Depression Linked to Traumatic Brain Injuries

Study Shows 30% Risk of Depression for TBI Patients

A recent study from Vanderbilt University, authored by evidence-based Practice Center co-direct Melissa McPheeters and Division of Trauma and Surgical Critical Care assistant professor Oscar Guillamondegui, found a high risk of depression for Traumatic Brain Injury (TBI) patients. Their study focused on blunt force causes of brain injury such as car accidents, falls, athletics injuries and assaults.

Depression Linked to TBIs

Scope of the Problem

Emergency rooms see approximately 1.2 million patients for TBI every year. Roughly one quarter of those patients require hospitalization. The study found that 30 percent[1] of TBI patients suffered depression following traumatic brain injury, compared to 10 percent of the overall population.

Depression Medications May Not Be Safe

Doctors worry that depression medications may harm patients rather than help them. The study brings up concerns for the well being of those with brain injuries who become depressed. Traumatic brain injuries change the brain’s chemical processes, and few studies exist to test the effect of commonly prescribed antidepressants on brain-injured patients.

Special Concerns for Mild TBI

Co-author Melissa McPheeters expresses great concern over the problem stating, “It’s unacceptable, with so many people sustaining TBIs – both in combat and civilian life – that we know so little about treating depression in this population.” She worries that depression may go undiagnosed for those with mild traumatic brain injuries. Many such patients never seek medical treatment. “Patients and their families…need to know what to look for because they are the ones who will see the changes first.”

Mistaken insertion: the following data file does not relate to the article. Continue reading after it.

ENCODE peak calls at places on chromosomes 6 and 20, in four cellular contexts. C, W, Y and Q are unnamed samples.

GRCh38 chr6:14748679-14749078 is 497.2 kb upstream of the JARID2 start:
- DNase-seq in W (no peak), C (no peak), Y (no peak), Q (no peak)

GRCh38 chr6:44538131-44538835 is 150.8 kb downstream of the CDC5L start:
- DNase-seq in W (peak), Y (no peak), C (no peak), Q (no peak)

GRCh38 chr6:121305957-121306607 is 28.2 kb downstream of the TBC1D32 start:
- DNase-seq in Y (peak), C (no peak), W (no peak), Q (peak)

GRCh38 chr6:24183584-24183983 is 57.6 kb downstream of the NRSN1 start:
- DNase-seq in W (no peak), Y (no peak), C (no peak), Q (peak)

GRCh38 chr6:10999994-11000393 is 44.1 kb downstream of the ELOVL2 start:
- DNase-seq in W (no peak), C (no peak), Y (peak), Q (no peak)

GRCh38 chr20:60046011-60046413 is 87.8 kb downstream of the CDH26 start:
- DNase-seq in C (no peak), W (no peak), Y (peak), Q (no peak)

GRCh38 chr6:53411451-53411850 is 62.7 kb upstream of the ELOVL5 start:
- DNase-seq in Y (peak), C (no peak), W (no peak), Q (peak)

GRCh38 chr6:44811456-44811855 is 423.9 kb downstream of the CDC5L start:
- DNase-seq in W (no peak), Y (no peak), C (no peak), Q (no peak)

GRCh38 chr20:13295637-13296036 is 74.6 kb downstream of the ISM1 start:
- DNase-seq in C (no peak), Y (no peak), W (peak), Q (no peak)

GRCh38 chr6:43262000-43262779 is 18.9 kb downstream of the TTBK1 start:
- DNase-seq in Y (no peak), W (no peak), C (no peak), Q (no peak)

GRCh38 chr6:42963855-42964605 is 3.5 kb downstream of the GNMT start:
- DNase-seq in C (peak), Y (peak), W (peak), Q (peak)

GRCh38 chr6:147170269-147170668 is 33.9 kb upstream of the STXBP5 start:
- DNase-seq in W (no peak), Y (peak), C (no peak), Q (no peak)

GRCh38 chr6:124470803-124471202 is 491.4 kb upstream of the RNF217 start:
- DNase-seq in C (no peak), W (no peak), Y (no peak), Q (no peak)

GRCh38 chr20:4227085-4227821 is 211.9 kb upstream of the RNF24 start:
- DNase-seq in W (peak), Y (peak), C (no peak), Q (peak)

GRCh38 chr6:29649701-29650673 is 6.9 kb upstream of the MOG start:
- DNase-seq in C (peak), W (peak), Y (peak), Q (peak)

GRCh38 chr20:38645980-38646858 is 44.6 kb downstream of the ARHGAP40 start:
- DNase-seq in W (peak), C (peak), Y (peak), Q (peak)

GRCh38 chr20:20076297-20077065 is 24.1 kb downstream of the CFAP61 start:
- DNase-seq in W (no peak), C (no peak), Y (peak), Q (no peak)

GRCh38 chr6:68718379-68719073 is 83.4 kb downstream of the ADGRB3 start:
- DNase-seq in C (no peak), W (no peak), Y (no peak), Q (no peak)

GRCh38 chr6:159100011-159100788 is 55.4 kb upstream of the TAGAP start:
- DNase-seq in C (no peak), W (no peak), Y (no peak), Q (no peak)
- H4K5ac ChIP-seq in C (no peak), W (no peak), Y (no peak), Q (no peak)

At Risk Populations

An additional concern is the prevalence of traumatic brain injury in susceptible teen and young adult populations. These individuals are more likely to suffer brain injuries and face greater risk of serious side effects from antidepressants. Many such medications carry FDA warnings about the heightened risk of suicide in teens and young adults.[2]

Medication Concerns May be Unfounded

Although few studies exist on antidepressants and brain injuries, one recent study shows that the medications might actually help those with brain injuries recover faster. University of Rochester Medical Center neurosurgeons recently studied mice, looking at the number of neurons present four weeks after injury. They report a 70 percent[3] increase in the number of neurons for mice given the antidepressant imipramine. Although the study only looked at one antidepressant, there is reason to be hopeful.

Cause of Depression Remains Uncertain

There remains a question whether the heightened rate of depression comes from the emotional difficulties brought on by brain injury or other causes. The rate of depression did not change over time, even after patients had reached maximum improvement. Therefore, it seems likely that depression arises because of chemical changes brought on by the brain injury, rather than the frustrations of coping with neurological disabilities.

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